Berger_wk1 - P eter L. Berger (1) INVITATION TO SOCIOLOGY A...

Info iconThis preview shows page 1. Sign up to view the full content.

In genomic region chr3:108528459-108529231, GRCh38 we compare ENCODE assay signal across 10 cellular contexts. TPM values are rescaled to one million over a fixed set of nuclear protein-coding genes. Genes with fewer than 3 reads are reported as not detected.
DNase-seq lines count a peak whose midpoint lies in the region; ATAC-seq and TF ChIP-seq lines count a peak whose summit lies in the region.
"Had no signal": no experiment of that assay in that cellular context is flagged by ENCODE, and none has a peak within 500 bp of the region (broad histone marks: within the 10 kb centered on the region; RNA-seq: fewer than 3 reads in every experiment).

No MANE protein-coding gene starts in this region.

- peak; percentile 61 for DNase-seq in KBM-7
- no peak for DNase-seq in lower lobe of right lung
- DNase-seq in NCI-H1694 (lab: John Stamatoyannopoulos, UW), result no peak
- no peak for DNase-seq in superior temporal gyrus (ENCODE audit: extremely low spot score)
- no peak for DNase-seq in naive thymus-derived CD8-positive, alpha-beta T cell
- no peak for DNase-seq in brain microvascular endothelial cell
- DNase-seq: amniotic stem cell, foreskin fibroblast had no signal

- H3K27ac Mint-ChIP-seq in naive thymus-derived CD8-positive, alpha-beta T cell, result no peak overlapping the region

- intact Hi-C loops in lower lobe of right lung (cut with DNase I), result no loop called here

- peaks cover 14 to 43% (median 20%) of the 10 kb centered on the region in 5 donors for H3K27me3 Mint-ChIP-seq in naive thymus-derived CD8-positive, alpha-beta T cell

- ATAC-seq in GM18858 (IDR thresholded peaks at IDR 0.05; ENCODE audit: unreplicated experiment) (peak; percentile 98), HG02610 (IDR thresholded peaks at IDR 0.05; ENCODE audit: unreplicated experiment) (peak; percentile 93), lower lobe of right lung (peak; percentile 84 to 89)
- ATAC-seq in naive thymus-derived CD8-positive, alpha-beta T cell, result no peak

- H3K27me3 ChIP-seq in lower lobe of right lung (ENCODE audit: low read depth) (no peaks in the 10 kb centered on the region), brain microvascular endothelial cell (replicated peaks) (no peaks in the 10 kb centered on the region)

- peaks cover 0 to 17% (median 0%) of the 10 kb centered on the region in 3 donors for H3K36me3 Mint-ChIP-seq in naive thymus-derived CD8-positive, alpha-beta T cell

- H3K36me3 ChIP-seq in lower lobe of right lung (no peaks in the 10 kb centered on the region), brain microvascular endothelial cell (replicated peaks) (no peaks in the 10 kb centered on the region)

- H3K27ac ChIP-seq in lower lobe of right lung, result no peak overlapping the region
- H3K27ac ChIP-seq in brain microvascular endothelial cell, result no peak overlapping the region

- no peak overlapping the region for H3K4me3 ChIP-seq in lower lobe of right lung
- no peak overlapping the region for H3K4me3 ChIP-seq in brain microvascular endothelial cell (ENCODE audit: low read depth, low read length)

View Full Document Right Arrow Icon
This is the end of the preview. Sign up to access the rest of the document.